Digital Dentistry 101
Dentistry has experienced an impressive amount of technological growth over the course of the last few decades. Going to the dentist, while still short of America’s favorite pastime, is now quicker and more painless than ever. Many of the new practices responsible for this shift fall under the umbrella of digital dentistry.
What Is Digital Dentistry?
Digital dentistry is the use of dental technology and devices that utilize digital or computer-controlled components. This stands in contrast to the mostly mechanical and/or electrical dentistry of the past (and still, to a lesser degree, the present). Because its definition is so broad, digital dentistry encompasses many different practices:
- CAD/CAM and intraoral imaging
- Computer-aided implants
- Digital radiography (including cone beam computed tomography or CBCT)
- Caries diagnosis
- Occlusion and TMJ analysis/diagnosis
- Photography (extraoral and intraoral)
- Patient record management and digital patient education
- Shade matching
This is not even a complete list of digital dentistry practices, but it represents some of the most significant and most commonly performed.
Advantages of Digital Dentistry
For the most part, digital dentistry provides better efficiency, improved accuracy, and a higher predictability of outcomes in comparison to traditional mechanical/electrical methods. Digital dentistry typically reduces the number of appointments that a patient must go to; provides more accurate fittings; causes less sensitivity; removes the need for messy and uncomfortable impressions; and provides a more thorough, more accurate profile of the teeth.
However, the major limitation of digital dentistry is the high cost of adopting new technologies in their early stages. Most of these technologies have become more affordable over time, making them far more accessible today than when digital dentistry was in its infancy.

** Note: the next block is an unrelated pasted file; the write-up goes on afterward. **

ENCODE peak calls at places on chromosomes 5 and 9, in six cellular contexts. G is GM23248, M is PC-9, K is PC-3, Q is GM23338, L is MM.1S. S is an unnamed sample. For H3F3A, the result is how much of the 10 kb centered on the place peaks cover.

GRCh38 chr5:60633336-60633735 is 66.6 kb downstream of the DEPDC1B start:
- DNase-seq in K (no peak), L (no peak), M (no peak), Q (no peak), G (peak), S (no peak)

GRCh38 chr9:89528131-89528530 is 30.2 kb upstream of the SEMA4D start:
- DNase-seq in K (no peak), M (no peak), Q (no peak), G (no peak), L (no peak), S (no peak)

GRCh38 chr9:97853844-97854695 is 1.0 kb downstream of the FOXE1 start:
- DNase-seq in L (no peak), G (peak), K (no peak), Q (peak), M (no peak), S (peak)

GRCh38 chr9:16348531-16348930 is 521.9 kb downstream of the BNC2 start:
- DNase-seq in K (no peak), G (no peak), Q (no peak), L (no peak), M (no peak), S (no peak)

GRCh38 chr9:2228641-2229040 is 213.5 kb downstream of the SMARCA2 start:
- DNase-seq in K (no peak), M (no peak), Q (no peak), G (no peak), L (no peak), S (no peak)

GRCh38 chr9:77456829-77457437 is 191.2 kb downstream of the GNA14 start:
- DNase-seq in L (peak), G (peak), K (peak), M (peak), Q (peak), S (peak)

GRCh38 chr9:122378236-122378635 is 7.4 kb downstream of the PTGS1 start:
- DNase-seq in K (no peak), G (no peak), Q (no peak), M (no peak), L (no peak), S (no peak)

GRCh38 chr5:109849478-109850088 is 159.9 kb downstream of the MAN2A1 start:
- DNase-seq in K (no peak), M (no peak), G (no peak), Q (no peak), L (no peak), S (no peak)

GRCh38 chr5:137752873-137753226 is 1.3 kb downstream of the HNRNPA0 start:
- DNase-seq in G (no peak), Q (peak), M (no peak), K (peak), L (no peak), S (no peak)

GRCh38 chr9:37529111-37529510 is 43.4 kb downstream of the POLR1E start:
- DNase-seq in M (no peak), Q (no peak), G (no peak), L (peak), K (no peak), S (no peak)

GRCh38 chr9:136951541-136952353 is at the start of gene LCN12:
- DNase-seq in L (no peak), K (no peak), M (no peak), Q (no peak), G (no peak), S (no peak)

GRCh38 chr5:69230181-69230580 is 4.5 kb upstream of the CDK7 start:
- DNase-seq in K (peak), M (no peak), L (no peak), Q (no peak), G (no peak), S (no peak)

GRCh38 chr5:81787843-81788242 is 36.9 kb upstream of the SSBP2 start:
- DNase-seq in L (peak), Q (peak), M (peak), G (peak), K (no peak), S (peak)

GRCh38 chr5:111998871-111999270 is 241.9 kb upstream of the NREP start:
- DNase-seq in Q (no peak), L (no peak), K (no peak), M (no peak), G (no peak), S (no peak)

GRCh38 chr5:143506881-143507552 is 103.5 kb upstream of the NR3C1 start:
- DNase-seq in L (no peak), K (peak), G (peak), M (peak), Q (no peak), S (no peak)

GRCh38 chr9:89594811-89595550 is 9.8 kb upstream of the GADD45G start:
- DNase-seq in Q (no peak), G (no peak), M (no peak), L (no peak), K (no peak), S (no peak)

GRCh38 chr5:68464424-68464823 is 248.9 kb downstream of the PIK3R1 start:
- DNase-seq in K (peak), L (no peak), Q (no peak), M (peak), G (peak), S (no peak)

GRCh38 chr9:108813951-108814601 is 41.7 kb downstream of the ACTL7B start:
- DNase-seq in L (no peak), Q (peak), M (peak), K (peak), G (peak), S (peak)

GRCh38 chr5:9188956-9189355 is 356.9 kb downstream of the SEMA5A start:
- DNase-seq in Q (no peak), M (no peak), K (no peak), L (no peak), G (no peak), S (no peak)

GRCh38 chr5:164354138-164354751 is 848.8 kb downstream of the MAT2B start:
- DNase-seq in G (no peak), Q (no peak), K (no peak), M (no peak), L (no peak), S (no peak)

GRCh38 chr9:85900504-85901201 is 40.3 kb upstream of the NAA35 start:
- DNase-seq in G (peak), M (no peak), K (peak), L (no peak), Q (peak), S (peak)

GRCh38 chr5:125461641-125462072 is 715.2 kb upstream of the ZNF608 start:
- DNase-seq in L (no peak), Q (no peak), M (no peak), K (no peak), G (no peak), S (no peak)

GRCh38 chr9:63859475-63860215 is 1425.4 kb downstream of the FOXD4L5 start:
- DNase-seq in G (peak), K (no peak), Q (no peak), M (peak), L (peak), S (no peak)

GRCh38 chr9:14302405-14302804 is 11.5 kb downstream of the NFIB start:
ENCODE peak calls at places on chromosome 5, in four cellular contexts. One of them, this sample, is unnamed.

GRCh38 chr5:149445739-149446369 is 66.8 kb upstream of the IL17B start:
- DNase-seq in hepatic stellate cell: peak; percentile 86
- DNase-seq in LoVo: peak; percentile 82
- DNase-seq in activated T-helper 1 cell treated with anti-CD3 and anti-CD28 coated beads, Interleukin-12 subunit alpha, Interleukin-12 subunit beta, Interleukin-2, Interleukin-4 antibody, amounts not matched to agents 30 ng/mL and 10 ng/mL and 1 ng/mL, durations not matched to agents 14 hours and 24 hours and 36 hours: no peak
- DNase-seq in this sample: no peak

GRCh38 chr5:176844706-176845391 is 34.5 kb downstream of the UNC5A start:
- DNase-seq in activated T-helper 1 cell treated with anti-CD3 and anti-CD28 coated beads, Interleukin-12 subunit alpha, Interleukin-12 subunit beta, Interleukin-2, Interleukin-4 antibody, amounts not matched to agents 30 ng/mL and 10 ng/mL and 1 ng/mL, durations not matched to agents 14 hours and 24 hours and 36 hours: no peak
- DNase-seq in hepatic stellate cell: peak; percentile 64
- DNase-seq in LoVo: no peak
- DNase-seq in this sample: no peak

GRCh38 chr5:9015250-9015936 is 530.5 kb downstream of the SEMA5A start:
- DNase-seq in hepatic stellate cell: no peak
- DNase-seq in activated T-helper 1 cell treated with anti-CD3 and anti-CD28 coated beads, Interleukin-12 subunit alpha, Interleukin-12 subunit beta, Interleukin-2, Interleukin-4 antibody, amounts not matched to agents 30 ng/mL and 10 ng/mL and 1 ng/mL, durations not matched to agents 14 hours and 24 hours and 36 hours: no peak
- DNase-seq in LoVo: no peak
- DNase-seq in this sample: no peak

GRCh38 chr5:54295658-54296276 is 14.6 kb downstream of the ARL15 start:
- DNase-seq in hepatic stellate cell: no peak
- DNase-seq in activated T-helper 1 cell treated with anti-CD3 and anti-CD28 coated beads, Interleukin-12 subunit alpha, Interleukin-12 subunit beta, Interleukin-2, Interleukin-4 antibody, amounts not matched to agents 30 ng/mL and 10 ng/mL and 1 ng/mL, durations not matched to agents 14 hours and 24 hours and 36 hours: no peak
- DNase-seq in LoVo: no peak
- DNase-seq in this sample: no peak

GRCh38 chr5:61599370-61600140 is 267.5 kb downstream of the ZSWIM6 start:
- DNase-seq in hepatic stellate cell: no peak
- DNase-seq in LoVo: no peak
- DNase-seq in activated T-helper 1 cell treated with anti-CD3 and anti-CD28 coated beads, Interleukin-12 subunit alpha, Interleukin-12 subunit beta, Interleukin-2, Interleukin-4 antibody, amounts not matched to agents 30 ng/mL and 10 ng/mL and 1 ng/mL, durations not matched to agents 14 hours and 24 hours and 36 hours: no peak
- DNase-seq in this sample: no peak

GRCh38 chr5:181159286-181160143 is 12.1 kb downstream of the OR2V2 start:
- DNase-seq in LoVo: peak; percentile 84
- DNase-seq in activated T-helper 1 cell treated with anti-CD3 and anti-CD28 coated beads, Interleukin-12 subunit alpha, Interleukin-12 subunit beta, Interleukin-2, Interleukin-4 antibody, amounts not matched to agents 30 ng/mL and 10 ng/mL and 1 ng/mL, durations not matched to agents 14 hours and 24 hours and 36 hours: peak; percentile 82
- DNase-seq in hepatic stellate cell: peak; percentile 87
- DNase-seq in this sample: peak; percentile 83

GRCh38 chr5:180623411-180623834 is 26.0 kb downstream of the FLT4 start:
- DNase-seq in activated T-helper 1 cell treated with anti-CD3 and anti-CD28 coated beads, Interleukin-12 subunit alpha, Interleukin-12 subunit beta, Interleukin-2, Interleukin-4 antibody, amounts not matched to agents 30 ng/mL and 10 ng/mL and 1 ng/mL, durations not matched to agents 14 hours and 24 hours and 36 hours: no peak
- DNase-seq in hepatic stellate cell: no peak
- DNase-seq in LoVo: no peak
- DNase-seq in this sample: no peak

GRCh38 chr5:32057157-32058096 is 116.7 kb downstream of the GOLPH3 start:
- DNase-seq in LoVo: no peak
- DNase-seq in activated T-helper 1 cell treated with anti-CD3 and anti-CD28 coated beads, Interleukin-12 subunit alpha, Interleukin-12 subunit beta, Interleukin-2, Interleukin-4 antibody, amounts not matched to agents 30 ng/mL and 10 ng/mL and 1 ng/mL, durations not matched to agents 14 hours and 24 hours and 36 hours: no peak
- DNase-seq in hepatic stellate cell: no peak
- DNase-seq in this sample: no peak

The Future of Digital Dentistry
Digital dentistry has already caused and will continue to cause several important shifts within the dental professions. For one, dental professionals now need a new set of skills in order to succeed in their use of the newest technologies. Dental schools and education programs must place a new focus on mastering digital equipment such as CAD/CAM technologies.
Additionally, new digital dentistry solutions require new materials. Modern dental technology brings an increased need for things like fabrics, surfaces, and colors, as well as multi-layer materials. In turn, more research on material applications and their biomechanical characterization will be necessary.
As a result of digital dentistry, the line between labs and milling centers is starting to fade; scanners, computer software, and milling machines have entered most dental laboratories. Even some clinics have adopted these new technologies. This means that more dentists are able to provide dental restorations to patients directly, without having to call on a lab or milling center. Dentists will have to compete with one another as more patients begin to expect all-in-one offices that provide a full range of dental, design, and milling services.
Lastly, the rules and regulations surrounding new digital dentistry technologies will likely become stricter over time, as typically happens with new and emerging fields. That means increased patient safety and quality control.
Digital dentistry is already changing the world of dentistry as we know it, and it will certainly continue to do so. Who knows what dental technologies will be capable of in another 30 years? Whatever it is, it will probably continue to make life easier for patients and dentists alike.